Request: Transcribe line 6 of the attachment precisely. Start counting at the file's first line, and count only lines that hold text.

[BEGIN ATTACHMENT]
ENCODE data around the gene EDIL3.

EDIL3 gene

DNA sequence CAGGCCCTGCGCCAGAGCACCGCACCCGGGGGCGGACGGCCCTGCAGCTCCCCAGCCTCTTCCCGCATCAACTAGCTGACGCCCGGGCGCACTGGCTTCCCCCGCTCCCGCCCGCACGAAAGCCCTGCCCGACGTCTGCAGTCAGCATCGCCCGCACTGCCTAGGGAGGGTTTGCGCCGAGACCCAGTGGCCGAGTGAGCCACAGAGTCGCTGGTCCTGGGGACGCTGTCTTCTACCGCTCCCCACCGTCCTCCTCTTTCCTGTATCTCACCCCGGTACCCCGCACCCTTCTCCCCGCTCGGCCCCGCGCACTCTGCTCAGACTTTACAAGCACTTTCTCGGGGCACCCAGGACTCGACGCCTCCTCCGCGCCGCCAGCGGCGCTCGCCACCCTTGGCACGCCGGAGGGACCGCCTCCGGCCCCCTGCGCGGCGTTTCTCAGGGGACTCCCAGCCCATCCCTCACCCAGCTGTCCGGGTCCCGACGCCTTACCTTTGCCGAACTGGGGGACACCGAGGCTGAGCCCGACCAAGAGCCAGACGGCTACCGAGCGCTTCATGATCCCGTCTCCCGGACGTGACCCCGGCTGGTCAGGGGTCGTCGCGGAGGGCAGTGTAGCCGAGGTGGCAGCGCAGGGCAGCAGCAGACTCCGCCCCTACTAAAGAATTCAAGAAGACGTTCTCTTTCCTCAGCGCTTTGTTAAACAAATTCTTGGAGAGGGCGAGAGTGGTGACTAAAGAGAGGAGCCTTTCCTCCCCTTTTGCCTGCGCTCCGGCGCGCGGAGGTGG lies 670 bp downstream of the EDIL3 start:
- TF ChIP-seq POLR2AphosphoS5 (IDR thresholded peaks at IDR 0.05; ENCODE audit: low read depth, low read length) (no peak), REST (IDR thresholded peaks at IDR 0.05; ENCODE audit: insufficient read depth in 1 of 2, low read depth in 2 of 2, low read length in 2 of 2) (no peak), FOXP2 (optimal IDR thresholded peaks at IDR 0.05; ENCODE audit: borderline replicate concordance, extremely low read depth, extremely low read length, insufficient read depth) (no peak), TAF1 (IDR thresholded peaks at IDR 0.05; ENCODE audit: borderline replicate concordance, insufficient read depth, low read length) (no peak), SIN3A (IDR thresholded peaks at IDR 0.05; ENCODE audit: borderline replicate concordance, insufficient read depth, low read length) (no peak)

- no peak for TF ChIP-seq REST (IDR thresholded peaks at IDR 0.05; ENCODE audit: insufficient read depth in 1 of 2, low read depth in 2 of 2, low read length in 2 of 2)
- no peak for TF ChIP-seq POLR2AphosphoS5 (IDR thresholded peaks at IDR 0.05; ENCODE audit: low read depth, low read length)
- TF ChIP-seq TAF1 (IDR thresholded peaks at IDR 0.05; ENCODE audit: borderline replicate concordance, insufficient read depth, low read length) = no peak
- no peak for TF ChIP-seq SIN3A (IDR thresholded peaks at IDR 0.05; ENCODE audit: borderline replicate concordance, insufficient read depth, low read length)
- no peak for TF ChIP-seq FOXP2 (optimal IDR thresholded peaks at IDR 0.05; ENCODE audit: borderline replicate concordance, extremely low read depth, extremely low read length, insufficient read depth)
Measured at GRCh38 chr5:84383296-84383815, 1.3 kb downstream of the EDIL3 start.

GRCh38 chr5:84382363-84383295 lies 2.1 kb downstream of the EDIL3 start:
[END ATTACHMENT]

- no peak for TF ChIP-seq POLR2AphosphoS5 (IDR thresholded peaks at IDR 0.05; ENCODE audit: low read depth, low read length)